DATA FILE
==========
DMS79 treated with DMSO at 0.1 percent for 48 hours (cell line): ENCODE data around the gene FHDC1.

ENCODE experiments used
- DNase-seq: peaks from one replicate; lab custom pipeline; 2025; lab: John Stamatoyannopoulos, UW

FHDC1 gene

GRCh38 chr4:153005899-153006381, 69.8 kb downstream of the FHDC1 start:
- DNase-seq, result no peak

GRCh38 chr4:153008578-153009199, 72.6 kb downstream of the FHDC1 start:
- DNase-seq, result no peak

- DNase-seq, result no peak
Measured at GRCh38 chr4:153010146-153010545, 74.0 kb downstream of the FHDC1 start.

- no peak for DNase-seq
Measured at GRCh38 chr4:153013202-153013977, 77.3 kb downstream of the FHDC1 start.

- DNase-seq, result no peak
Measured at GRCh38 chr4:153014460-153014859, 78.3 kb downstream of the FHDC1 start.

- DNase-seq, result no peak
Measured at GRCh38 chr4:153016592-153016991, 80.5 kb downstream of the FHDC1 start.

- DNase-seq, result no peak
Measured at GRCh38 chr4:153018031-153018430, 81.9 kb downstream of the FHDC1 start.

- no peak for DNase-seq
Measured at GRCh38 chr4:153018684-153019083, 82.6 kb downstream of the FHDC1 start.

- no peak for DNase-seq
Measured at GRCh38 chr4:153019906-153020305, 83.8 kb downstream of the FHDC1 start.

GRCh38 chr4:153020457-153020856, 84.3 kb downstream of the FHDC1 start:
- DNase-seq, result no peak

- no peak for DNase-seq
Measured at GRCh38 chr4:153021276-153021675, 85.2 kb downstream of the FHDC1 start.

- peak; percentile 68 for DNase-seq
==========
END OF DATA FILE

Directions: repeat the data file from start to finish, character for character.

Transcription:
DMS79 treated with DMSO at 0.1 percent for 48 hours (cell line): ENCODE data around the gene FHDC1.

ENCODE experiments used
- DNase-seq: peaks from one replicate; lab custom pipeline; 2025; lab: John Stamatoyannopoulos, UW

FHDC1 gene

GRCh38 chr4:153005899-153006381, 69.8 kb downstream of the FHDC1 start:
- DNase-seq, result no peak

GRCh38 chr4:153008578-153009199, 72.6 kb downstream of the FHDC1 start:
- DNase-seq, result no peak

- DNase-seq, result no peak
Measured at GRCh38 chr4:153010146-153010545, 74.0 kb downstream of the FHDC1 start.

- no peak for DNase-seq
Measured at GRCh38 chr4:153013202-153013977, 77.3 kb downstream of the FHDC1 start.

- DNase-seq, result no peak
Measured at GRCh38 chr4:153014460-153014859, 78.3 kb downstream of the FHDC1 start.

- DNase-seq, result no peak
Measured at GRCh38 chr4:153016592-153016991, 80.5 kb downstream of the FHDC1 start.

- DNase-seq, result no peak
Measured at GRCh38 chr4:153018031-153018430, 81.9 kb downstream of the FHDC1 start.

- no peak for DNase-seq
Measured at GRCh38 chr4:153018684-153019083, 82.6 kb downstream of the FHDC1 start.

- no peak for DNase-seq
Measured at GRCh38 chr4:153019906-153020305, 83.8 kb downstream of the FHDC1 start.

GRCh38 chr4:153020457-153020856, 84.3 kb downstream of the FHDC1 start:
- DNase-seq, result no peak

- no peak for DNase-seq
Measured at GRCh38 chr4:153021276-153021675, 85.2 kb downstream of the FHDC1 start.

- peak; percentile 68 for DNase-seq